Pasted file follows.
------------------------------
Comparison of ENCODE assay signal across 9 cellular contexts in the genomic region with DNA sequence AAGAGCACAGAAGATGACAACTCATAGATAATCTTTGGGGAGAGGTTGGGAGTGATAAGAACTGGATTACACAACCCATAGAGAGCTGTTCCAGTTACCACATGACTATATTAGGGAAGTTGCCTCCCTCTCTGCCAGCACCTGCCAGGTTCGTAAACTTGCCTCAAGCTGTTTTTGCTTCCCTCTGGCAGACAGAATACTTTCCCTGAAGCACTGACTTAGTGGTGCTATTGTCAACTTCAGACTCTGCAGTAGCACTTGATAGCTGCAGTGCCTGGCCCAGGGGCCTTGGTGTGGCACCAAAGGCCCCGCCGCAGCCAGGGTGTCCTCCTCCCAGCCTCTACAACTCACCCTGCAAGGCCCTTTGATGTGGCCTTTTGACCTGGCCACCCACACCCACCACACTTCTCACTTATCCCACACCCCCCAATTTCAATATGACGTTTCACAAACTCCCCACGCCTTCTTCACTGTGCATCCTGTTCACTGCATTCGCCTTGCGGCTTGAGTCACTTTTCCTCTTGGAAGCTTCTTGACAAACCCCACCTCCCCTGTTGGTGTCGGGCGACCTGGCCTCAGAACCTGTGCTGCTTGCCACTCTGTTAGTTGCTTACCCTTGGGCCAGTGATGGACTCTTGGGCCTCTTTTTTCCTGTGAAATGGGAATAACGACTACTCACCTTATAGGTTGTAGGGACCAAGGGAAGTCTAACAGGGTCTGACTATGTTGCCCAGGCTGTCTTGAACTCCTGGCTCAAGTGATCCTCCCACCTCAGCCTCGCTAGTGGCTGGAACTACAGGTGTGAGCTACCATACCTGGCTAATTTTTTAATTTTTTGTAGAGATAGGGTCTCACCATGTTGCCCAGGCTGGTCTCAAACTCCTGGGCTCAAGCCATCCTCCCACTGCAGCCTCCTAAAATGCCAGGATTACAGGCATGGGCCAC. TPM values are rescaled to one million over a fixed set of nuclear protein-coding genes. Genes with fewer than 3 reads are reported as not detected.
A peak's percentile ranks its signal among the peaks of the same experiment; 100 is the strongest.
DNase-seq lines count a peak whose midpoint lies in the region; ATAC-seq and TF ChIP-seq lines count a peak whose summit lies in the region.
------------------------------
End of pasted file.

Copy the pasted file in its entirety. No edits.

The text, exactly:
Comparison of ENCODE assay signal across 9 cellular contexts in the genomic region with DNA sequence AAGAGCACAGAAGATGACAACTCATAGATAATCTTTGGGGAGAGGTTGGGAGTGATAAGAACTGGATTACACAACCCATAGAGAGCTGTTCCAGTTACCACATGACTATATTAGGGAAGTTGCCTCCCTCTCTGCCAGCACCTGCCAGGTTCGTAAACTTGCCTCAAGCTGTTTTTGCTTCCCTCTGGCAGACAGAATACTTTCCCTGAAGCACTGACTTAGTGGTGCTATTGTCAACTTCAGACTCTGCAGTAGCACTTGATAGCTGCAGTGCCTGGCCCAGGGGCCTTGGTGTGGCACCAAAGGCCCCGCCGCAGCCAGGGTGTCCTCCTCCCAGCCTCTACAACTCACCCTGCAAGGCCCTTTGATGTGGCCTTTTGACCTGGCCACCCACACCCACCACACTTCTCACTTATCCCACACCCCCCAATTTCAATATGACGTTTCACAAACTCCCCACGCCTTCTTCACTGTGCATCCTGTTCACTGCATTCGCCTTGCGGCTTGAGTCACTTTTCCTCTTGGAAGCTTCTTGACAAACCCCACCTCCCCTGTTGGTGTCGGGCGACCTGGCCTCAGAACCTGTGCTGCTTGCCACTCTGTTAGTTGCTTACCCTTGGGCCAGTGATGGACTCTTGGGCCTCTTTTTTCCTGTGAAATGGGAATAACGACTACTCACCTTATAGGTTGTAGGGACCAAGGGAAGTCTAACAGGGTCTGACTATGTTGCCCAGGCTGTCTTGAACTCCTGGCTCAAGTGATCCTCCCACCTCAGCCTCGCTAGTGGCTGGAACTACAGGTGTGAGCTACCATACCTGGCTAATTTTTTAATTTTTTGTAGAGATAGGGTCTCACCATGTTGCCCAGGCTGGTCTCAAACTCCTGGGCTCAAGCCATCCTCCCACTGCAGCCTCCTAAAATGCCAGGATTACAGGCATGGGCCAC. TPM values are rescaled to one million over a fixed set of nuclear protein-coding genes. Genes with fewer than 3 reads are reported as not detected.
A peak's percentile ranks its signal among the peaks of the same experiment; 100 is the strongest.
DNase-seq lines count a peak whose midpoint lies in the region; ATAC-seq and TF ChIP-seq lines count a peak whose summit lies in the region.